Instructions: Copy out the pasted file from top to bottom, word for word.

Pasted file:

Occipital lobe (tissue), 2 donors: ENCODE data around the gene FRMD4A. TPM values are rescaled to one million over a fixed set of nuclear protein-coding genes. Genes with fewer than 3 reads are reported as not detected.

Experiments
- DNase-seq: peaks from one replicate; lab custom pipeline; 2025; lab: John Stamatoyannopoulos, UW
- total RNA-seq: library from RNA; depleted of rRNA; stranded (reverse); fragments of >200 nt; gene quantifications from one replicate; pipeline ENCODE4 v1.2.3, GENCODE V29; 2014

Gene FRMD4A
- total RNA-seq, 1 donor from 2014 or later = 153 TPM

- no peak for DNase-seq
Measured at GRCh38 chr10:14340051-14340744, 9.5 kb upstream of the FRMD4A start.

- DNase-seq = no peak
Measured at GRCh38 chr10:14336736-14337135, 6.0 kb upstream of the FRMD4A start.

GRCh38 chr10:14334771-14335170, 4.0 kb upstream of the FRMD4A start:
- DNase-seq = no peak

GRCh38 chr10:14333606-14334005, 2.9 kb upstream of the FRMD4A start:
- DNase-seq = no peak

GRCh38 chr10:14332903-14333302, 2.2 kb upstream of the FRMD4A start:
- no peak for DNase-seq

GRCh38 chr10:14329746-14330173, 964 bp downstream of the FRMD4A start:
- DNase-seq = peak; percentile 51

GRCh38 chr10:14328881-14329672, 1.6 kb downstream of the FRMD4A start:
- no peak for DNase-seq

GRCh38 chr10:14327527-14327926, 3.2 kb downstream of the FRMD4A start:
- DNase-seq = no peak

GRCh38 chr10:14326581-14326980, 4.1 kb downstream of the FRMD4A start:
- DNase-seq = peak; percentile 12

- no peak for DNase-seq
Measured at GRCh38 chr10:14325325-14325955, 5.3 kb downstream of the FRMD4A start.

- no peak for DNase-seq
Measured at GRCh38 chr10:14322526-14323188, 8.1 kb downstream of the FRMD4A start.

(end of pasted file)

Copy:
Occipital lobe (tissue), 2 donors: ENCODE data around the gene FRMD4A. TPM values are rescaled to one million over a fixed set of nuclear protein-coding genes. Genes with fewer than 3 reads are reported as not detected.

Experiments
- DNase-seq: peaks from one replicate; lab custom pipeline; 2025; lab: John Stamatoyannopoulos, UW
- total RNA-seq: library from RNA; depleted of rRNA; stranded (reverse); fragments of >200 nt; gene quantifications from one replicate; pipeline ENCODE4 v1.2.3, GENCODE V29; 2014

Gene FRMD4A
- total RNA-seq, 1 donor from 2014 or later = 153 TPM

- no peak for DNase-seq
Measured at GRCh38 chr10:14340051-14340744, 9.5 kb upstream of the FRMD4A start.

- DNase-seq = no peak
Measured at GRCh38 chr10:14336736-14337135, 6.0 kb upstream of the FRMD4A start.

GRCh38 chr10:14334771-14335170, 4.0 kb upstream of the FRMD4A start:
- DNase-seq = no peak

GRCh38 chr10:14333606-14334005, 2.9 kb upstream of the FRMD4A start:
- DNase-seq = no peak

GRCh38 chr10:14332903-14333302, 2.2 kb upstream of the FRMD4A start:
- no peak for DNase-seq

GRCh38 chr10:14329746-14330173, 964 bp downstream of the FRMD4A start:
- DNase-seq = peak; percentile 51

GRCh38 chr10:14328881-14329672, 1.6 kb downstream of the FRMD4A start:
- no peak for DNase-seq

GRCh38 chr10:14327527-14327926, 3.2 kb downstream of the FRMD4A start:
- DNase-seq = no peak

GRCh38 chr10:14326581-14326980, 4.1 kb downstream of the FRMD4A start:
- DNase-seq = peak; percentile 12

- no peak for DNase-seq
Measured at GRCh38 chr10:14325325-14325955, 5.3 kb downstream of the FRMD4A start.

- no peak for DNase-seq
Measured at GRCh38 chr10:14322526-14323188, 8.1 kb downstream of the FRMD4A start.